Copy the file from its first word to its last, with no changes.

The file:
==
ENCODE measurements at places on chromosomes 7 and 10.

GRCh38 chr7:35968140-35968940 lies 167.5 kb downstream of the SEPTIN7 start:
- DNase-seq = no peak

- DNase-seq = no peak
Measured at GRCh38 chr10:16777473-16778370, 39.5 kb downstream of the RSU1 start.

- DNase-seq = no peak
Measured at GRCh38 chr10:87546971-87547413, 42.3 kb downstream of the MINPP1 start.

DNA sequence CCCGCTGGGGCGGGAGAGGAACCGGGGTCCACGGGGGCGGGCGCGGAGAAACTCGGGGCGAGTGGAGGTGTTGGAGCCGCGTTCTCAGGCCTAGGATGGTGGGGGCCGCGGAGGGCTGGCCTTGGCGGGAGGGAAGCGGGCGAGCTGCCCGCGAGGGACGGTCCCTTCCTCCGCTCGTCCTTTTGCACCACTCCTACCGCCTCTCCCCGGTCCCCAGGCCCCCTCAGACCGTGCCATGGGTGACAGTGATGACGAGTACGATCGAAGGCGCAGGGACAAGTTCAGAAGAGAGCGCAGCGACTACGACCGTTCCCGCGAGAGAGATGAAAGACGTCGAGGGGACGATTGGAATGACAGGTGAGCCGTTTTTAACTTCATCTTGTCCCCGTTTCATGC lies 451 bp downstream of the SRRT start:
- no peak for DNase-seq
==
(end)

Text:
ENCODE measurements at places on chromosomes 7 and 10.

GRCh38 chr7:35968140-35968940 lies 167.5 kb downstream of the SEPTIN7 start:
- DNase-seq = no peak

- DNase-seq = no peak
Measured at GRCh38 chr10:16777473-16778370, 39.5 kb downstream of the RSU1 start.

- DNase-seq = no peak
Measured at GRCh38 chr10:87546971-87547413, 42.3 kb downstream of the MINPP1 start.

DNA sequence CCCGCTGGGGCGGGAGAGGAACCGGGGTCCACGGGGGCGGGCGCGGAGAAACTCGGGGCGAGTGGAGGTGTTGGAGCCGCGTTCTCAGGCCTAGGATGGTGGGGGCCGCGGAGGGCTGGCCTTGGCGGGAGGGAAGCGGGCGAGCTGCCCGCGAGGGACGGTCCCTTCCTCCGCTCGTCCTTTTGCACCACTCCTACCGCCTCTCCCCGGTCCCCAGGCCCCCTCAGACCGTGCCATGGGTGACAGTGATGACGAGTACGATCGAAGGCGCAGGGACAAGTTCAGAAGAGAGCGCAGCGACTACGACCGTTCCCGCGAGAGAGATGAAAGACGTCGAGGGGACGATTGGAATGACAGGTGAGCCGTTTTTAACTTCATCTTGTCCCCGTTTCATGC lies 451 bp downstream of the SRRT start:
- no peak for DNase-seq